TR: [Chuckles] There are so many that are funny, because he would have these great concepts, but he was very spontaneous at the same time. I liked the fact that he would always challenge me, he would call up and say hey you’re doing a record, this is the idea for it, see what you can come up with, I’ll come up in two weeks, and that sort of stuff. One time he suggested that we, he really liked Booker T and the MG’s too, and he wanted me to do an entire album of theirs called Hip Hugger for two acoustic guitars and he wanted me to arrange it, and I started to work on that, but it got scrapped because he had to do something else. Oh yeah, one time he reached in his pocket, pulled out a cheeseburger, took a bite out of it, and put it back in. John was funny. He would do stuff like that.
BW: You pretty much cover every style of guitar playing on the album, too, from a variety of electric ones, to acoustic and slide.
TR: I always play things in my own style, but I like all kinds of music, and people want to hear me play guitar so I gave them a guitar record, there’s very little vocals on it. I don’t like to sing too much, because I don’t have that great a voice, and a little of my singing goes a long way. What I mean is that nobody is going to come see me because they want to hear me sing. I kind of break it up when I do a show with my band, not only do I sing, but I have great singers in my band, like Albert Reda. Then I’ll do some acoustic stuff in a set, because I like to break it up a little.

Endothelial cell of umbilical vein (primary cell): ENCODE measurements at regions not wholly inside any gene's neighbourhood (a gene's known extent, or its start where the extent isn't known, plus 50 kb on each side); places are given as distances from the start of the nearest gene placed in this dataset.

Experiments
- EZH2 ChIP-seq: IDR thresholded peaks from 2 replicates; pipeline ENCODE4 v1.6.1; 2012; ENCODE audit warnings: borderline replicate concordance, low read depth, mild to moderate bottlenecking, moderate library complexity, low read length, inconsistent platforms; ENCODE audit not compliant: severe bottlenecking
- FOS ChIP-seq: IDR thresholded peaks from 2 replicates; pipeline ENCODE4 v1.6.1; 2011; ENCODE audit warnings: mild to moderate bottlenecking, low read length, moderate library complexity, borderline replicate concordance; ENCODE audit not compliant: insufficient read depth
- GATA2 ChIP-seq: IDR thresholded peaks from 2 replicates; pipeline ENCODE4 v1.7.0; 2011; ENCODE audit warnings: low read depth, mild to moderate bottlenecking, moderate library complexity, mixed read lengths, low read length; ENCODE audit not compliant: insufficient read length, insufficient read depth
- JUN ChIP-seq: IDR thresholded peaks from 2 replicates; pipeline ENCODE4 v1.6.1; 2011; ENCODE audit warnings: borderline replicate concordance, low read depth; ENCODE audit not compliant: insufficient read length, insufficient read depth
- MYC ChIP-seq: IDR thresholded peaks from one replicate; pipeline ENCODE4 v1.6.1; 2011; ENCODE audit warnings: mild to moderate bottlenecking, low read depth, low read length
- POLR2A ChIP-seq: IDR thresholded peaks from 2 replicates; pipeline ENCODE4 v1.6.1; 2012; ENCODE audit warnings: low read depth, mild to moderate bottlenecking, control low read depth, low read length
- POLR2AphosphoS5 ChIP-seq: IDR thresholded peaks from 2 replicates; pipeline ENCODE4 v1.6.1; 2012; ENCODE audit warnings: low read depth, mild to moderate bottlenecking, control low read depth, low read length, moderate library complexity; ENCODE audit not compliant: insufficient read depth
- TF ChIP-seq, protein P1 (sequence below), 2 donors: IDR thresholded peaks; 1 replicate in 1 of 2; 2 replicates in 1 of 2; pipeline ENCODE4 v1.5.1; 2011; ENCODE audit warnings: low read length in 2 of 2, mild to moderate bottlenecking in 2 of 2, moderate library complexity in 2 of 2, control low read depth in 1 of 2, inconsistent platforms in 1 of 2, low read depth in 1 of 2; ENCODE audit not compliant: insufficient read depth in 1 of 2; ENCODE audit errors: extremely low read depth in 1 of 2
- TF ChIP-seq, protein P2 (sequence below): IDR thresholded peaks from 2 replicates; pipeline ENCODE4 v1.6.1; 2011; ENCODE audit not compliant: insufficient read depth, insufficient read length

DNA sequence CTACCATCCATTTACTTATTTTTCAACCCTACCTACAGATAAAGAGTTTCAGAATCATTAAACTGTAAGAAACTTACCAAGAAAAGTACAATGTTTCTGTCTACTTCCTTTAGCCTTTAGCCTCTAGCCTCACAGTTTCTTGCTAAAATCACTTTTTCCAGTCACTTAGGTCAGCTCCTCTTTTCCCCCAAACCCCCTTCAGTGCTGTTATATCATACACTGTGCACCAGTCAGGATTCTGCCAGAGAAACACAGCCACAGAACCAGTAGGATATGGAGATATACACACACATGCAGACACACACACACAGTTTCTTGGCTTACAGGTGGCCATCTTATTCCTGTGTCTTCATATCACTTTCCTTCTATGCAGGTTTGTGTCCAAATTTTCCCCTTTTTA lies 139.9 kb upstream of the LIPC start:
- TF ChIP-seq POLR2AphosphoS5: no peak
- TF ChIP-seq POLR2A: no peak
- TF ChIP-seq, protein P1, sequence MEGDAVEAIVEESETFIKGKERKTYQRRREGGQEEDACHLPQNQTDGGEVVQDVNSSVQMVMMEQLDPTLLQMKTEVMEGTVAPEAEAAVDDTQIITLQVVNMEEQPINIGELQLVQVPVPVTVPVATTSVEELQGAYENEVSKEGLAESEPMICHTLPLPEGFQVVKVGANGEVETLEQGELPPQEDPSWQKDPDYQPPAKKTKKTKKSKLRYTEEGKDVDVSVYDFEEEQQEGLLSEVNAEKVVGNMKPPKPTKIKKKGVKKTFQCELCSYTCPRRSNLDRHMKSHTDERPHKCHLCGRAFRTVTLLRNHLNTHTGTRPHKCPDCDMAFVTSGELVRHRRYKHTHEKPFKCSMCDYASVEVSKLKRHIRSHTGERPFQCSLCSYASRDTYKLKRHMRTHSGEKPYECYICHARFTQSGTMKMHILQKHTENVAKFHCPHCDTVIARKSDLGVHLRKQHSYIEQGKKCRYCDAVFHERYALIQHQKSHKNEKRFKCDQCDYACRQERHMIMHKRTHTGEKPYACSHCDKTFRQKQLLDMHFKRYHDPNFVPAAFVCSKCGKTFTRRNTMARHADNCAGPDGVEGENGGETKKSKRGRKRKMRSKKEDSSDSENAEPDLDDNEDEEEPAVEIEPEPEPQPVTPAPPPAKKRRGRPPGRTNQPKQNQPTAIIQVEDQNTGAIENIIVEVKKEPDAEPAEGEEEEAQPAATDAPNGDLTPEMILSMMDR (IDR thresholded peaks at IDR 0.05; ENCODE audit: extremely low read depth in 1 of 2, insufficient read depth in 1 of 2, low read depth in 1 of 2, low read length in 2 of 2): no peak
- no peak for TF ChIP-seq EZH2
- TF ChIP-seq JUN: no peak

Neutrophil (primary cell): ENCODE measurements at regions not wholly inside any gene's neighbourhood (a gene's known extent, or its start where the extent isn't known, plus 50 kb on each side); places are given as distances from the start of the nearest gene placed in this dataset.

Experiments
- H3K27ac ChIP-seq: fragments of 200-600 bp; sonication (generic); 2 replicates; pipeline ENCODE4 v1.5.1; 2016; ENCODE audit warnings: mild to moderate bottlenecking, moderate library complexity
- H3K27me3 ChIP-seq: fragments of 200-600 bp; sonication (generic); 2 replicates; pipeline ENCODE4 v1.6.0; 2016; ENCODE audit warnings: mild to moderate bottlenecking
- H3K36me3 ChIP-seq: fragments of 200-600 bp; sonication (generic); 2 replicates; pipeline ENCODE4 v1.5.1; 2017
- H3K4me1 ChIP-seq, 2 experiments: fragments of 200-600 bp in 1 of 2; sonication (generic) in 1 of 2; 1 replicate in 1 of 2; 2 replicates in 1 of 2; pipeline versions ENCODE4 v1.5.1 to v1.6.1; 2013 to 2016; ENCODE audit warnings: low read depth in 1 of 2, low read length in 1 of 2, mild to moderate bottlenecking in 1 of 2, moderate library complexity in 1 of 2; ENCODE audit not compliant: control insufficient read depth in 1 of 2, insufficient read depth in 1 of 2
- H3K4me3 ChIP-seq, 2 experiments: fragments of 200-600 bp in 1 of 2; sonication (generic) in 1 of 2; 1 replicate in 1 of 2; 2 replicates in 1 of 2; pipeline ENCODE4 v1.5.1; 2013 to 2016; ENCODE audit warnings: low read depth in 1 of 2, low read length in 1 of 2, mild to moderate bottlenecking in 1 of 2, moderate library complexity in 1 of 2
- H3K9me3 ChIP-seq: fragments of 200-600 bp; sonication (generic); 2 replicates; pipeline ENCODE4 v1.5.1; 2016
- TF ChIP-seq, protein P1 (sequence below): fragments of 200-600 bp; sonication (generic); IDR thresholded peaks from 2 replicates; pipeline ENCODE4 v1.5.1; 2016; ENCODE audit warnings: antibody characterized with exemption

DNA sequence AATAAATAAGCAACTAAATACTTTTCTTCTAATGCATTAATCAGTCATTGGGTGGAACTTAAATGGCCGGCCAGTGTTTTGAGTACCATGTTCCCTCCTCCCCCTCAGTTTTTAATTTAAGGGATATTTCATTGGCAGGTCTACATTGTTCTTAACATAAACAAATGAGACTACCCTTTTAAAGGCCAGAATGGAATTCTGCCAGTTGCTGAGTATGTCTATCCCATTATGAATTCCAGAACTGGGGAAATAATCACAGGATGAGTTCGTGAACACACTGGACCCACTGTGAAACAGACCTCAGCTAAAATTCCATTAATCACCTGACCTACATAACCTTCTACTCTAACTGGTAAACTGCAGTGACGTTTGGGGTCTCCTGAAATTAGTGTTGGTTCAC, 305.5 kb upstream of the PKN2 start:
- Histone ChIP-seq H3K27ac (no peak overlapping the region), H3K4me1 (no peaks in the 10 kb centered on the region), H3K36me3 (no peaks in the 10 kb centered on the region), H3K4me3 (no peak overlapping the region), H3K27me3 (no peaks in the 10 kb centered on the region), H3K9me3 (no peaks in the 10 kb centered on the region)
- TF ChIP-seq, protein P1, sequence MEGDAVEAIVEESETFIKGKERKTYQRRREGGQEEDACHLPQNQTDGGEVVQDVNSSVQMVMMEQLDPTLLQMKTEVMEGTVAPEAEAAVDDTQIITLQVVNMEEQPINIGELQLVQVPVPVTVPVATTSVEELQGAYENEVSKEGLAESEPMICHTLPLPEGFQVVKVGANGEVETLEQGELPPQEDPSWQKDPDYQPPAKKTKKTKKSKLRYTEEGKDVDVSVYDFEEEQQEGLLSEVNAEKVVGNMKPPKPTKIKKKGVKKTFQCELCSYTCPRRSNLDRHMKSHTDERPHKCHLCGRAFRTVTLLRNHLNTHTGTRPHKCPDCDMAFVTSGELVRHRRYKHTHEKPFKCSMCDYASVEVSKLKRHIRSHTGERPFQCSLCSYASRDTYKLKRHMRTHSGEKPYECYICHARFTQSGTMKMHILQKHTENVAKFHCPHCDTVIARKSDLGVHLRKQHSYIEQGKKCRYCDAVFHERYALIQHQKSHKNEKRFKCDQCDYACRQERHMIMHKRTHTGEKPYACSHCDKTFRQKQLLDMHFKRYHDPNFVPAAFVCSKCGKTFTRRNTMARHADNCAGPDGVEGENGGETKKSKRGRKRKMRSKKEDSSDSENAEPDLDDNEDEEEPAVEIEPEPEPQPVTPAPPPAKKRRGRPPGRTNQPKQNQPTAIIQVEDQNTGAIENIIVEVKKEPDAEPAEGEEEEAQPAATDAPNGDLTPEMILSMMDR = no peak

BW: Other than “Lonesome Home,” what would your favorite cut be off the album.
TR: I like that song “Ju Ju,” because I wrote that piece as an acoustic piece, and the first part of it is all in acoustic, back in the ’80s and played it for John [Fahey]. John really, really liked that song. I like “Idle Moments,” too. The interesting thing about “Ju Ju” is that I played Fahey two new songs one day, and he really liked that song, he said that’s a great song. And then the other song that I wrote, he felt was the worst piece of shit he ever heard in his life, and he would not let me forget that. All day long he would say, “I can’t believe you wrote such a shitty song. I can’t believe you wrote such a stupid song.” He just would not leave it alone. “That other song was great, but I can’t believe that you wrote that song,” because he expected more out of people. He would push you that way. It was great. A lot of people would get really upset, but I just thought, this is John’s way of saying “Come on, you can do better than that.” But he liked that “Ju Ju” song, so I always kept doing it. I had that basic track left over from the ’90s, and I just re-recorded the guitar parts on top of it, with bass player and drummer in ’92.
BW: So you recorded it back in 1992?
TR: Yeah, I re-cut all the guitar parts to the original bass and drums.
BW: I noticed that you had a different backing rhythm section on that cut.
TR: Yeah, and Bobby Torres on percussion.
BW: When will the album be officially released?
TR: The album will be officially released on April 17. It’s on my own label, PsycheDelia Records, and the other artists that we have on our label are Linda Hornbuckle and Janice Scroggins, who released their album on PsycheDelia, called Sista. We’re just kind of getting the label up and running again, so I’m taking it one step at a time and getting distribution together and get it out there. Then I’m going to work the record and try to get reviews and get it heard. If there’s interest, I’ll put a band together and go out and promote it.
For more information about Terry Robb and his music go to his site.
Bob Gersztyn is a Oregon-based writer and photograph. He is a contributing editor at BluesWax.
About the Author: